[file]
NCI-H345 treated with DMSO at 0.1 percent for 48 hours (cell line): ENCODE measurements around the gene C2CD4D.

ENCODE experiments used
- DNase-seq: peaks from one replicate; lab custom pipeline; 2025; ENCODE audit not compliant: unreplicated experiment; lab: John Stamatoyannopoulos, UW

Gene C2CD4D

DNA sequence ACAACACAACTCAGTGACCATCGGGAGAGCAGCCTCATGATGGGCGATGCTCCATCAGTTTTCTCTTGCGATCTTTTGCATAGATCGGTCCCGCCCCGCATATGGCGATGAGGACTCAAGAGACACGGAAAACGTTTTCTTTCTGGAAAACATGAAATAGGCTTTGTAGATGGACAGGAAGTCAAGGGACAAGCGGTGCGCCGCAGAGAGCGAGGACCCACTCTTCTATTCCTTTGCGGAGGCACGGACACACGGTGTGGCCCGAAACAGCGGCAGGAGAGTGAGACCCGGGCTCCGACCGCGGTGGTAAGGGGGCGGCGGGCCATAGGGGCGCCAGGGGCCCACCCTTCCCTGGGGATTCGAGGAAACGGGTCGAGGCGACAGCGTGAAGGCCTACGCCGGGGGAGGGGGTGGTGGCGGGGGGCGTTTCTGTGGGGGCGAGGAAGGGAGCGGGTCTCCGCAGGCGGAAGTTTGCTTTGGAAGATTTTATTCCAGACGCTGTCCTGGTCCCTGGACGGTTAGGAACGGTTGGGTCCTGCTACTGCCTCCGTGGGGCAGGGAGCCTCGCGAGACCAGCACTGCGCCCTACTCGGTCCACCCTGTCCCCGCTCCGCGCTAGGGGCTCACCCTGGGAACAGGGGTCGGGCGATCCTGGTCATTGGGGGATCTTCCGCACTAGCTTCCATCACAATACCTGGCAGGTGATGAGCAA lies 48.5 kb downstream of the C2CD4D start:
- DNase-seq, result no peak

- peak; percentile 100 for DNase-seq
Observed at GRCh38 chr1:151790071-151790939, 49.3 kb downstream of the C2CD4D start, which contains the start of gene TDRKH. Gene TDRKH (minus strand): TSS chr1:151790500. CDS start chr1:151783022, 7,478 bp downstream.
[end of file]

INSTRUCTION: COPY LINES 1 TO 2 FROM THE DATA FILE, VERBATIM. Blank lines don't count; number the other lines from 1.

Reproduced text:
NCI-H345 treated with DMSO at 0.1 percent for 48 hours (cell line): ENCODE measurements around the gene C2CD4D.

ENCODE experiments used